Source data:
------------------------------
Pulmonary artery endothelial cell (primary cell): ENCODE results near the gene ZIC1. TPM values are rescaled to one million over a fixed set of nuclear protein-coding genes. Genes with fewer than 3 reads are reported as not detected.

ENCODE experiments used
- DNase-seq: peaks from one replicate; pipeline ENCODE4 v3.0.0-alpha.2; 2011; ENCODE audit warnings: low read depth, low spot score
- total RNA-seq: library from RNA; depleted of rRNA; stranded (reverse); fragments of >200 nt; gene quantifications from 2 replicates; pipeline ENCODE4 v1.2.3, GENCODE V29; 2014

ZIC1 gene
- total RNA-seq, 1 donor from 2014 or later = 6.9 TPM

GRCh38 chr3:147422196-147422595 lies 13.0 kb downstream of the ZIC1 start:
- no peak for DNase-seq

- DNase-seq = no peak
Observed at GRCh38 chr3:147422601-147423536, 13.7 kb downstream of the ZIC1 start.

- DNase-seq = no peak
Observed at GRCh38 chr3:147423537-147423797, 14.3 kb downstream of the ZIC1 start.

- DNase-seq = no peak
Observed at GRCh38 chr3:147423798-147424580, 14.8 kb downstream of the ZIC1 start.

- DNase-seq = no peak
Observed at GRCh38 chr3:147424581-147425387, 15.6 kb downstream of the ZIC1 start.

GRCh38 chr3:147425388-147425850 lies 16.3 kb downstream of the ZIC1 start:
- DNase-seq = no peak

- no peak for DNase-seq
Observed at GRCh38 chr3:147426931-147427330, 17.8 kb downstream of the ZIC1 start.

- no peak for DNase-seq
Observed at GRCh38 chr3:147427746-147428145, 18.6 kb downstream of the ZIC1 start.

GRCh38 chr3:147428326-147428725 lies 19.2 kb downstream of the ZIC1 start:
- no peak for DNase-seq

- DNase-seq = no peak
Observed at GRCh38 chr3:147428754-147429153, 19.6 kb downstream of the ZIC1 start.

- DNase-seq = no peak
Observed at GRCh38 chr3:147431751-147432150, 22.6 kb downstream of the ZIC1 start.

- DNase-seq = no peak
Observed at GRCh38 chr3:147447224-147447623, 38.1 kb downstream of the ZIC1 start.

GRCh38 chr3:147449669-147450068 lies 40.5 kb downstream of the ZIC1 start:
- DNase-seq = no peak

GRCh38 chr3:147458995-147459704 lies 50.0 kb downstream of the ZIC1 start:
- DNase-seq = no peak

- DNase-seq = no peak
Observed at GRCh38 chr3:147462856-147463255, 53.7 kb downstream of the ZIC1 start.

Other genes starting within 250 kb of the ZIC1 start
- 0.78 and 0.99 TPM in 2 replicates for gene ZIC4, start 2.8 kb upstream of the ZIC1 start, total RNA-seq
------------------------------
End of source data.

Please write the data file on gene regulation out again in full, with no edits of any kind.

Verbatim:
Pulmonary artery endothelial cell (primary cell): ENCODE results near the gene ZIC1. TPM values are rescaled to one million over a fixed set of nuclear protein-coding genes. Genes with fewer than 3 reads are reported as not detected.

ENCODE experiments used
- DNase-seq: peaks from one replicate; pipeline ENCODE4 v3.0.0-alpha.2; 2011; ENCODE audit warnings: low read depth, low spot score
- total RNA-seq: library from RNA; depleted of rRNA; stranded (reverse); fragments of >200 nt; gene quantifications from 2 replicates; pipeline ENCODE4 v1.2.3, GENCODE V29; 2014

ZIC1 gene
- total RNA-seq, 1 donor from 2014 or later = 6.9 TPM

GRCh38 chr3:147422196-147422595 lies 13.0 kb downstream of the ZIC1 start:
- no peak for DNase-seq

- DNase-seq = no peak
Observed at GRCh38 chr3:147422601-147423536, 13.7 kb downstream of the ZIC1 start.

- DNase-seq = no peak
Observed at GRCh38 chr3:147423537-147423797, 14.3 kb downstream of the ZIC1 start.

- DNase-seq = no peak
Observed at GRCh38 chr3:147423798-147424580, 14.8 kb downstream of the ZIC1 start.

- DNase-seq = no peak
Observed at GRCh38 chr3:147424581-147425387, 15.6 kb downstream of the ZIC1 start.

GRCh38 chr3:147425388-147425850 lies 16.3 kb downstream of the ZIC1 start:
- DNase-seq = no peak

- no peak for DNase-seq
Observed at GRCh38 chr3:147426931-147427330, 17.8 kb downstream of the ZIC1 start.

- no peak for DNase-seq
Observed at GRCh38 chr3:147427746-147428145, 18.6 kb downstream of the ZIC1 start.

GRCh38 chr3:147428326-147428725 lies 19.2 kb downstream of the ZIC1 start:
- no peak for DNase-seq

- DNase-seq = no peak
Observed at GRCh38 chr3:147428754-147429153, 19.6 kb downstream of the ZIC1 start.

- DNase-seq = no peak
Observed at GRCh38 chr3:147431751-147432150, 22.6 kb downstream of the ZIC1 start.

- DNase-seq = no peak
Observed at GRCh38 chr3:147447224-147447623, 38.1 kb downstream of the ZIC1 start.

GRCh38 chr3:147449669-147450068 lies 40.5 kb downstream of the ZIC1 start:
- DNase-seq = no peak

GRCh38 chr3:147458995-147459704 lies 50.0 kb downstream of the ZIC1 start:
- DNase-seq = no peak

- DNase-seq = no peak
Observed at GRCh38 chr3:147462856-147463255, 53.7 kb downstream of the ZIC1 start.

Other genes starting within 250 kb of the ZIC1 start
- 0.78 and 0.99 TPM in 2 replicates for gene ZIC4, start 2.8 kb upstream of the ZIC1 start, total RNA-seq